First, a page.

Taiwan: A second US congressional delegation led by Ed Markey visits Taipei


The new five-member delegation is visiting the self-governing island in an effort to “reaffirm the United States’ support for Taiwan” and “encourage stability and peace in the Taiwan Strait,” a Markey spokesman said in a statement.

The delegation includes Democratic delegates John Garamendi, Alan Lowenthal and Don Beyer and Republican delegate Aumua Amata Coleman Radewagen, the statement said.

The group led by Markey will meet with Taiwanese President Tsai Ing-wen and Foreign Minister Joseph Wu during the visit, as well as hold discussions with the Taiwan Parliament’s Foreign Affairs and National Defense Committee on security issues. and trade issues, Taiwan’s foreign ministry said. .

The State Department added that it sincerely welcomed the delegation and thanked them for showing strong US support for Taiwan despite escalating tensions with Beijing.

The senator’s spokesman said the delegation will meet “elected leaders and members of the private sector to discuss shared interests, including easing tensions in the Taiwan Strait and expanding economic cooperation, including investment in semiconductors. “

China hit back at the visit, saying it would take “resolute countermeasures in response to US provocations” in a statement Sunday from the Chinese embassy in Washington.

“Members of the US Congress must act in accordance with the US government’s one-China policy,” Embassy spokesman Liu Pengyu said on Twitter.

Liu said China “strongly opposes any form of official ties” between the US and Taiwan, and the congressional delegation’s latest visit “proves that the US does not want to see stability in the Taiwan Strait and has spared no effort to create a ​confrontation between the two sides and meddling in China’s internal affairs.”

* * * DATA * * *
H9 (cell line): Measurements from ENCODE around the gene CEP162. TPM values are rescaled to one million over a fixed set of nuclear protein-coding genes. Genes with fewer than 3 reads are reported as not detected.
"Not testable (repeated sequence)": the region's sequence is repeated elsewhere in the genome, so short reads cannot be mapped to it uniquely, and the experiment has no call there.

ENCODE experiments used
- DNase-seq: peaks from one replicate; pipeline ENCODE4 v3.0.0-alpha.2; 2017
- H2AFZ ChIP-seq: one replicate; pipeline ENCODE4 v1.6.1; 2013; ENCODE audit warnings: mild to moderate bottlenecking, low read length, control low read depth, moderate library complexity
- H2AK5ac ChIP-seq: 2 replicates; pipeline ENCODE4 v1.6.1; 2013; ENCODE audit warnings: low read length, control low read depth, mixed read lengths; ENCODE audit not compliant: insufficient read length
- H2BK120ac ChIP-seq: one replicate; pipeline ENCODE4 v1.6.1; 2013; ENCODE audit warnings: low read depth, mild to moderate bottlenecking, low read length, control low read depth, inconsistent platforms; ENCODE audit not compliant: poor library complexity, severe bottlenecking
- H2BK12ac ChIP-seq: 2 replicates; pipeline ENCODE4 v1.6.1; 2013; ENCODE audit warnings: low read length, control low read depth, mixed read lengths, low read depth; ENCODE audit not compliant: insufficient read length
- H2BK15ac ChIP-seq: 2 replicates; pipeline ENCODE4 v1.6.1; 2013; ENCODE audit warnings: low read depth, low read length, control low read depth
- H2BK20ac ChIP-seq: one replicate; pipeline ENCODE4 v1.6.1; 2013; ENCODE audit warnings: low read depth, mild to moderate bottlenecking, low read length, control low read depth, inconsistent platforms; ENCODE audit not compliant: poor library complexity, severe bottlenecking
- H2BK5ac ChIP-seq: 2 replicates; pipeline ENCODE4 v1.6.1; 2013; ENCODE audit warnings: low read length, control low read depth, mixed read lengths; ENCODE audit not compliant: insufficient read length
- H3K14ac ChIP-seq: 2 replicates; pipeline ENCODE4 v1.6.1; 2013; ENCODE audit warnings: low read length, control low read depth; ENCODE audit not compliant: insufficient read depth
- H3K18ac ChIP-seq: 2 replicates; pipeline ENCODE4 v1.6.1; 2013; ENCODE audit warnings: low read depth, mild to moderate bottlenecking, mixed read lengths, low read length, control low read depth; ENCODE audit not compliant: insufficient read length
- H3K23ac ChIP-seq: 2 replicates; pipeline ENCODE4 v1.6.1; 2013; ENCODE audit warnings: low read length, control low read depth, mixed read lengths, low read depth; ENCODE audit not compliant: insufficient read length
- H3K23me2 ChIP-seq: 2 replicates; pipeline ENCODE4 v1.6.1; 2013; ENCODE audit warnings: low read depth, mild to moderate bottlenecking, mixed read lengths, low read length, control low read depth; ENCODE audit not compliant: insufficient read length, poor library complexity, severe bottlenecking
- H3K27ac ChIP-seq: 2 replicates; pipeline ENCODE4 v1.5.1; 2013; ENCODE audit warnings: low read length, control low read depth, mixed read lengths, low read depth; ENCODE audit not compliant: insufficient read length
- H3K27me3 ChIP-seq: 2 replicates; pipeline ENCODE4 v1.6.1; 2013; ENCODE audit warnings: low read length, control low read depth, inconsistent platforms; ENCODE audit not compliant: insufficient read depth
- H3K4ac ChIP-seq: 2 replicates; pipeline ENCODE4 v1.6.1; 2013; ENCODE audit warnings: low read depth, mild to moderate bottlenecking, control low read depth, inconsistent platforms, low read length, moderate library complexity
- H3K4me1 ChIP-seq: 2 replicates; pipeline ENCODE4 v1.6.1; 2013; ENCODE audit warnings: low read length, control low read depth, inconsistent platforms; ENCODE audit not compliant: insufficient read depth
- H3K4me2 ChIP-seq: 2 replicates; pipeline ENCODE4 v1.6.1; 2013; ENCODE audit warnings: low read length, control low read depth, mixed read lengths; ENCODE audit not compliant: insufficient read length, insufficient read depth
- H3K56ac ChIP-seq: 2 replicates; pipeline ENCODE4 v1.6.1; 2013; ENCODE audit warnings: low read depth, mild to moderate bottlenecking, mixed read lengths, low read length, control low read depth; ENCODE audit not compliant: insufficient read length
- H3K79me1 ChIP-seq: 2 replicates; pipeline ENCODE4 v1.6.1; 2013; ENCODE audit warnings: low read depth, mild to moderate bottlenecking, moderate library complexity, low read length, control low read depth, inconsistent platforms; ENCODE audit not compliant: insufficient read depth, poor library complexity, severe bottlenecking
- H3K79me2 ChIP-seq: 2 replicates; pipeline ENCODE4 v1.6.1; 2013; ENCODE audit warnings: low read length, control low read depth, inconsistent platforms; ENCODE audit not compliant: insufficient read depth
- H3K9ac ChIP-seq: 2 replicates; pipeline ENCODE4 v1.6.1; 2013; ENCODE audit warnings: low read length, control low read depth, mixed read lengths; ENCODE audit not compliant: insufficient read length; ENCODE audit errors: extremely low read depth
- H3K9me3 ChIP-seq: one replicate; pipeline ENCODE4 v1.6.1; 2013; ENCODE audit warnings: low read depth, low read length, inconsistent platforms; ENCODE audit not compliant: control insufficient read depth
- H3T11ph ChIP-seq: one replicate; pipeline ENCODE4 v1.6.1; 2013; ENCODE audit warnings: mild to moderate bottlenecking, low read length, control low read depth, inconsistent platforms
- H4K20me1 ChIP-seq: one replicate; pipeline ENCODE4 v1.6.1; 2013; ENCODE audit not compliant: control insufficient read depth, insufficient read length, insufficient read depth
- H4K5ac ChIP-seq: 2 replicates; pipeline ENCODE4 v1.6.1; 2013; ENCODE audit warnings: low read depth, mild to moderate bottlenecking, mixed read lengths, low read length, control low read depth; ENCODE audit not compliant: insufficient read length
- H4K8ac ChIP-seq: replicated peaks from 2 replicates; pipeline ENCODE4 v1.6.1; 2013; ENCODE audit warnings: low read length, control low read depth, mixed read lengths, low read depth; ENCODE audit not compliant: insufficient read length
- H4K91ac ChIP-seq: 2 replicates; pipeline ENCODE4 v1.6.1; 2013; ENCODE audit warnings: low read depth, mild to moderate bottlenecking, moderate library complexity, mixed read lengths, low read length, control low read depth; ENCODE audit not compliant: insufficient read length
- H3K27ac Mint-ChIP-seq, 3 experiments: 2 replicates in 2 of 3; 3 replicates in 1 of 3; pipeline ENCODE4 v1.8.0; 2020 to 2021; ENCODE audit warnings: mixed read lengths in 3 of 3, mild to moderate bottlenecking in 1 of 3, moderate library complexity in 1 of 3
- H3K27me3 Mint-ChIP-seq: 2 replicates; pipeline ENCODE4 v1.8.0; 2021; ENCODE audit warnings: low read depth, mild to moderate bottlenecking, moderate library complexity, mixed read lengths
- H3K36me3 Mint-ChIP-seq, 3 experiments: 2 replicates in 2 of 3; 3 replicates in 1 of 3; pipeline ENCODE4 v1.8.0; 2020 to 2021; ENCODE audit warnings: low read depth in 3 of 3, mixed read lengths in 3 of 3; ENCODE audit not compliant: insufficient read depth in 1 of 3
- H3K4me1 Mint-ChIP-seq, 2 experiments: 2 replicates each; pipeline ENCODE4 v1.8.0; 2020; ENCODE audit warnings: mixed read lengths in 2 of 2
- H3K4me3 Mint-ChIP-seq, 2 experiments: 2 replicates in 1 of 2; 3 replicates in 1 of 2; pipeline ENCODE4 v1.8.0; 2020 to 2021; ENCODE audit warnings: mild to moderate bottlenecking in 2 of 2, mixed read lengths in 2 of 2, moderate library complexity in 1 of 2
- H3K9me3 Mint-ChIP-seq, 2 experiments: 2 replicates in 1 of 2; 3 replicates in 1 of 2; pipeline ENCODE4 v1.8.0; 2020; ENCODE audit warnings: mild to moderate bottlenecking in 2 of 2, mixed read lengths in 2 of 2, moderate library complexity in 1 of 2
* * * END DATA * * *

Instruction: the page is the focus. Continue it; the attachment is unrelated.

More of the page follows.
China’s ruling Chinese Communist Party considers Taiwan part of its territory, despite never having controlled it, and has long vowed to “reunite” the island with mainland China, by force if necessary. Prior to Pelosi’s visit, Beijing had repeatedly warned of dire consequences if the trip went ahead — going so far as to warn US President Joe Biden that those who played with fire would “perish.”

During her trip to Taiwan, Pelosi, a California Democrat, said the visit was intended to “make it unequivocally clear” that the US “wouldn’t abandon” the democratically governed island.

China responded to the speaker’s journey by launching military exercises, which, according to the Chinese defense ministry, began with exercises in both the seas and airspace around Taiwan. In addition to the exercises, Beijing has canceled future phone calls between Chinese and US defense leaders, suspended bilateral climate talks and sanctioned Pelosi and her immediate family.

The White House has summoned the Chinese ambassador to condemn the military activities and emphasize the US desire to prevent a crisis in the region. The White House has said there will be no change to the US’s ‘One China’ policy and that Washington recognizes the People’s Republic of China as China’s only legitimate government.

The US maintains close unofficial ties with Taiwan and is legally obliged to provide Taiwan with defensive weapons. But it remains intentionally vague as to whether it would defend Taiwan in the event of a Chinese invasion, a policy known as “strategic ambiguity.”

This story has been updated with additional background information.

CNN’s Daniella Diaz, Jeremy Herb, Wayne Chang and Rhea Mogul contributed to this report.

The Valley Voice
The Valley Voicehttp://thevalleyvoice.org
Christopher Brito is a social media producer and trending writer for The Valley Voice, with a focus on sports and stories related to race and culture.


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